Posted: 28th November 2012
An office Christmas party is an opportunity for employers to thank members of staff for their contribution over the year and a chance to relax and enjoy the holiday season.
There are pitfalls, though, and employers are reminded that they owe employees certain obligations, even outside work, when the function has been organised by the employer. To prevent what should be a happy occasion from leading to recriminations or worse, an employer should take certain basic steps.
The most obvious obligation is the statutory duty to ensure, as far as is reasonably practicable, the health, safety and welfare of employees. It is advisable to carry out a risk assessment, which should include the venue and, in particular, the possible risks associated with serving alcohol.
Making sure employees can get home safely is important, so consider hiring transport or providing taxis if necessary. Ensure soft drinks are provided as an alternative to alcoholic drinks.
Give consideration to possible claims for discrimination. For example, the venue, timing of the party and the choice of food and drink available should be carefully arranged to ensure that these do not indirectly discriminate against employees of a particular religion or with particular beliefs.
If you are planning to provide entertainment, make sure this does not offend anyone with a protected characteristic under the Equality Act 2010.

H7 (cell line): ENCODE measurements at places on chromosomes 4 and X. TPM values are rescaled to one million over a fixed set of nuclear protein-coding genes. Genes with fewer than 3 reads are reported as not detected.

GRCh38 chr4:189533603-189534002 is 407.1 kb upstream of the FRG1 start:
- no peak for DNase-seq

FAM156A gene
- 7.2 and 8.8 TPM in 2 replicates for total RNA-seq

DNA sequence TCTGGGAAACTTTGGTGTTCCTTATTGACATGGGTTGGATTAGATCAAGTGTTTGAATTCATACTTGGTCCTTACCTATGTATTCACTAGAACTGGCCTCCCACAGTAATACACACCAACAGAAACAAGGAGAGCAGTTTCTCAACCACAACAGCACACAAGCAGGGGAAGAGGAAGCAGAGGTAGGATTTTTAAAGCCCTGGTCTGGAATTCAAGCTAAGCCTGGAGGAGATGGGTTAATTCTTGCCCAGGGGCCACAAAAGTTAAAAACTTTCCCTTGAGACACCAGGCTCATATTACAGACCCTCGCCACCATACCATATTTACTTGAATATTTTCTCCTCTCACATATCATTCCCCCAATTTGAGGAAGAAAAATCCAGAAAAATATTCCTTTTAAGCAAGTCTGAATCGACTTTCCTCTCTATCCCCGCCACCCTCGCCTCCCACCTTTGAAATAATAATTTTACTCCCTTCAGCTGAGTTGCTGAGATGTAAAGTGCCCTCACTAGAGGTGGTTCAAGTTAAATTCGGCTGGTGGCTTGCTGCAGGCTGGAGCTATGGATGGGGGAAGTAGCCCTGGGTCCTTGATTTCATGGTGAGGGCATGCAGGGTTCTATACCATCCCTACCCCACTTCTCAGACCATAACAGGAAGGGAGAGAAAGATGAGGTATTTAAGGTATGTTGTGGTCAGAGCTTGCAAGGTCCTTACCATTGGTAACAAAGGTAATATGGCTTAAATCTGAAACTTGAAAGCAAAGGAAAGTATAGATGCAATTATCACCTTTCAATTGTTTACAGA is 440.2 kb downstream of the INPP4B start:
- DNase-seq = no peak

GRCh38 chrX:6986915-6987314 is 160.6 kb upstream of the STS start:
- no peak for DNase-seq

If employees’ partners are invited, make sure there is no discrimination with regard to who is included. Ensure also that reasonable adjustments are made to allow any disabled employee or partner to attend the event.
It is important to have up-to-date equal opportunities and anti-harassment policies in place that state clearly that they cover conduct at work-related functions that take place away from the office. Members of staff should be given a timely reminder of the importance of complying with the policies.
Ensure that they understand the difference between 'banter' and behaviour that could be considered to infringe the dignity of any person present. The most likely problem is that inappropriate behaviour may occur, especially if alcohol flows too freely, that a member of staff with a protected characteristic finds objectionable.
If you do receive a complaint of discrimination or harassment, take prompt action.
Make sure that employees who are expected to attend work the day after the Christmas party understand that absence through over-indulgence is likely to be regarded as a disciplinary rather than a medical matter but do not jump to conclusions. It is important to have evidence of malingering before taking disciplinary action.
Whilst employees’ contracts of employment are likely to deal with most or all of these issues, a reminder in advance of the function is a sensible precaution.
For further advice on all these matters contact us.